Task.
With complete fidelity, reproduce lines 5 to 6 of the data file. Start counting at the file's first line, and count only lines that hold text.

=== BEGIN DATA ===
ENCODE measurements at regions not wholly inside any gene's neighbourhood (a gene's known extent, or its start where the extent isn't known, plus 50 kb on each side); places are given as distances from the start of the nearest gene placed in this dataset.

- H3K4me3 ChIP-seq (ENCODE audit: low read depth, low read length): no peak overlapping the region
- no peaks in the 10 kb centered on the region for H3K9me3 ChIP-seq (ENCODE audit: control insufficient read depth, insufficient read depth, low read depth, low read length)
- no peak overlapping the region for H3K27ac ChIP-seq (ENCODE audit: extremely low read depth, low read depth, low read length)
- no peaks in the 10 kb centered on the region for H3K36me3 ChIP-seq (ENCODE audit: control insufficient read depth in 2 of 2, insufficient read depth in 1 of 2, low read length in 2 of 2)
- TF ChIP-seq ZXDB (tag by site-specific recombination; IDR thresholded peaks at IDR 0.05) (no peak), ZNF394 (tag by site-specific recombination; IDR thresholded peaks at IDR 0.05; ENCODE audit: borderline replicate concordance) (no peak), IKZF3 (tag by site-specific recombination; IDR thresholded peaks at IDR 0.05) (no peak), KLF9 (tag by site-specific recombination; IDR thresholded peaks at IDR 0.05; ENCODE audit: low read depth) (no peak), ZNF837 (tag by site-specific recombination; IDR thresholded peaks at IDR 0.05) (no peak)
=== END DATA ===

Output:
- no peaks in the 10 kb centered on the region for H3K36me3 ChIP-seq (ENCODE audit: control insufficient read depth in 2 of 2, insufficient read depth in 1 of 2, low read length in 2 of 2)
- TF ChIP-seq ZXDB (tag by site-specific recombination; IDR thresholded peaks at IDR 0.05) (no peak), ZNF394 (tag by site-specific recombination; IDR thresholded peaks at IDR 0.05; ENCODE audit: borderline replicate concordance) (no peak), IKZF3 (tag by site-specific recombination; IDR thresholded peaks at IDR 0.05) (no peak), KLF9 (tag by site-specific recombination; IDR thresholded peaks at IDR 0.05; ENCODE audit: low read depth) (no peak), ZNF837 (tag by site-specific recombination; IDR thresholded peaks at IDR 0.05) (no peak)